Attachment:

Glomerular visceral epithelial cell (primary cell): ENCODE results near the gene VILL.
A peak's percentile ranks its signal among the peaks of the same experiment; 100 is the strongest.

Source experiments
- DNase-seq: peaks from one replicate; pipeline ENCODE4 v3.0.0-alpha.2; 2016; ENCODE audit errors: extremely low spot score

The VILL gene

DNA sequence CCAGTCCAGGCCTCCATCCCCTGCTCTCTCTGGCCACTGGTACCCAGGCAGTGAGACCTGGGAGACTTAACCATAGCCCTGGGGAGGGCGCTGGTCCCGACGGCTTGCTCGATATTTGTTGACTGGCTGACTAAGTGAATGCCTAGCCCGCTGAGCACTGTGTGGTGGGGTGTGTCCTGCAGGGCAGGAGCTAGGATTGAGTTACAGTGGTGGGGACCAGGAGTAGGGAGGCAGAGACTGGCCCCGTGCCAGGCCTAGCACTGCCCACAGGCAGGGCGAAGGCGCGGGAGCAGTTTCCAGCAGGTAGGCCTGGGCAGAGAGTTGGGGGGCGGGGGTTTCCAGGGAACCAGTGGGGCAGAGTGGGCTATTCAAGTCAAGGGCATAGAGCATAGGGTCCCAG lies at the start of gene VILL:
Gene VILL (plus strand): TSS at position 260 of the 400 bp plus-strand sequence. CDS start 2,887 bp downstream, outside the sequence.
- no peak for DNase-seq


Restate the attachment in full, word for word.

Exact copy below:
Glomerular visceral epithelial cell (primary cell): ENCODE results near the gene VILL.
A peak's percentile ranks its signal among the peaks of the same experiment; 100 is the strongest.

Source experiments
- DNase-seq: peaks from one replicate; pipeline ENCODE4 v3.0.0-alpha.2; 2016; ENCODE audit errors: extremely low spot score

The VILL gene

DNA sequence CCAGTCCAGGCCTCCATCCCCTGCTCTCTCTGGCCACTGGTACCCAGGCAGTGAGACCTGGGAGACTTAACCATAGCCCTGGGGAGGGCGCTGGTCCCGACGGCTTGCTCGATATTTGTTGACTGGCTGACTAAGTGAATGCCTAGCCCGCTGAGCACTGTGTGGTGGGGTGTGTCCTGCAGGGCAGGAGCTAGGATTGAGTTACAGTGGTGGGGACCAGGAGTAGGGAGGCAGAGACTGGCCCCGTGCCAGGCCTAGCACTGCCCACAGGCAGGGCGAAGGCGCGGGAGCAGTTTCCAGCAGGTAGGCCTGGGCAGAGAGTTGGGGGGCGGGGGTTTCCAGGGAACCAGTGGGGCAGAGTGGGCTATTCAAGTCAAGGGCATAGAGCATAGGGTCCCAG lies at the start of gene VILL:
Gene VILL (plus strand): TSS at position 260 of the 400 bp plus-strand sequence. CDS start 2,887 bp downstream, outside the sequence.
- no peak for DNase-seq